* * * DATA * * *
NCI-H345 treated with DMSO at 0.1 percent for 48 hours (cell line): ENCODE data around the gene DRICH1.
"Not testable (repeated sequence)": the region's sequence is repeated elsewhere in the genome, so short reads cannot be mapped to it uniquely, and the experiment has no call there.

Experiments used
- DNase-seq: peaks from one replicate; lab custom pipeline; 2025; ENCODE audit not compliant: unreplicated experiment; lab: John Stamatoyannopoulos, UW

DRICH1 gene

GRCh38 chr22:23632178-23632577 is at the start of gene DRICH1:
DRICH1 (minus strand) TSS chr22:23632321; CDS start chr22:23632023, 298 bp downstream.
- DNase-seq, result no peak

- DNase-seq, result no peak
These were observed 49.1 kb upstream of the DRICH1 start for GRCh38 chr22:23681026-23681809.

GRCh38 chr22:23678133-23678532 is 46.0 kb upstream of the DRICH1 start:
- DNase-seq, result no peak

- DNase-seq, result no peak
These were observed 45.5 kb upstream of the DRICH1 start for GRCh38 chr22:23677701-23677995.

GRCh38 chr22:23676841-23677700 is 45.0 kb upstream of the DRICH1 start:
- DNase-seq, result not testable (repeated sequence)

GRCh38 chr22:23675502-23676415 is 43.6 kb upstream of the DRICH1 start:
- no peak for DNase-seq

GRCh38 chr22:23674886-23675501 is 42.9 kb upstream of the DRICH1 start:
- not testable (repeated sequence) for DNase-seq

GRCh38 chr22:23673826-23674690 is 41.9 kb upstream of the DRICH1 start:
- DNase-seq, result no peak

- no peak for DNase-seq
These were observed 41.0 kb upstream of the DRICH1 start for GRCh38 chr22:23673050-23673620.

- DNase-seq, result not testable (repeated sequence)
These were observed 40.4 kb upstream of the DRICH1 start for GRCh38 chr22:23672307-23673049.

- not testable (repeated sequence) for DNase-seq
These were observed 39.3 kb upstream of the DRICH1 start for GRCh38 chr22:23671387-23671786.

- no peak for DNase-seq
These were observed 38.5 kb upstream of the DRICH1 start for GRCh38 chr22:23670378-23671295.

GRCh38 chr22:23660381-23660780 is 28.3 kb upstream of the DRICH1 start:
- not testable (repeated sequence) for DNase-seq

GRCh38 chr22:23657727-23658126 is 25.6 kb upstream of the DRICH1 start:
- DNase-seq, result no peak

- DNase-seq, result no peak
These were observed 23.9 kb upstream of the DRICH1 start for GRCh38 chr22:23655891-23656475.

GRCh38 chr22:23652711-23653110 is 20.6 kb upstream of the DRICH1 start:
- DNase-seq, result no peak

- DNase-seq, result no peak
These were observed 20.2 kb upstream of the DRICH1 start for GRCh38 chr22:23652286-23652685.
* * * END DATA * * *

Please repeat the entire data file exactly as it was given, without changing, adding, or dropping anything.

NCI-H345 treated with DMSO at 0.1 percent for 48 hours (cell line): ENCODE data around the gene DRICH1.
"Not testable (repeated sequence)": the region's sequence is repeated elsewhere in the genome, so short reads cannot be mapped to it uniquely, and the experiment has no call there.

Experiments used
- DNase-seq: peaks from one replicate; lab custom pipeline; 2025; ENCODE audit not compliant: unreplicated experiment; lab: John Stamatoyannopoulos, UW

DRICH1 gene

GRCh38 chr22:23632178-23632577 is at the start of gene DRICH1:
DRICH1 (minus strand) TSS chr22:23632321; CDS start chr22:23632023, 298 bp downstream.
- DNase-seq, result no peak

- DNase-seq, result no peak
These were observed 49.1 kb upstream of the DRICH1 start for GRCh38 chr22:23681026-23681809.

GRCh38 chr22:23678133-23678532 is 46.0 kb upstream of the DRICH1 start:
- DNase-seq, result no peak

- DNase-seq, result no peak
These were observed 45.5 kb upstream of the DRICH1 start for GRCh38 chr22:23677701-23677995.

GRCh38 chr22:23676841-23677700 is 45.0 kb upstream of the DRICH1 start:
- DNase-seq, result not testable (repeated sequence)

GRCh38 chr22:23675502-23676415 is 43.6 kb upstream of the DRICH1 start:
- no peak for DNase-seq

GRCh38 chr22:23674886-23675501 is 42.9 kb upstream of the DRICH1 start:
- not testable (repeated sequence) for DNase-seq

GRCh38 chr22:23673826-23674690 is 41.9 kb upstream of the DRICH1 start:
- DNase-seq, result no peak

- no peak for DNase-seq
These were observed 41.0 kb upstream of the DRICH1 start for GRCh38 chr22:23673050-23673620.

- DNase-seq, result not testable (repeated sequence)
These were observed 40.4 kb upstream of the DRICH1 start for GRCh38 chr22:23672307-23673049.

- not testable (repeated sequence) for DNase-seq
These were observed 39.3 kb upstream of the DRICH1 start for GRCh38 chr22:23671387-23671786.

- no peak for DNase-seq
These were observed 38.5 kb upstream of the DRICH1 start for GRCh38 chr22:23670378-23671295.

GRCh38 chr22:23660381-23660780 is 28.3 kb upstream of the DRICH1 start:
- not testable (repeated sequence) for DNase-seq

GRCh38 chr22:23657727-23658126 is 25.6 kb upstream of the DRICH1 start:
- DNase-seq, result no peak

- DNase-seq, result no peak
These were observed 23.9 kb upstream of the DRICH1 start for GRCh38 chr22:23655891-23656475.

GRCh38 chr22:23652711-23653110 is 20.6 kb upstream of the DRICH1 start:
- DNase-seq, result no peak

- DNase-seq, result no peak
These were observed 20.2 kb upstream of the DRICH1 start for GRCh38 chr22:23652286-23652685.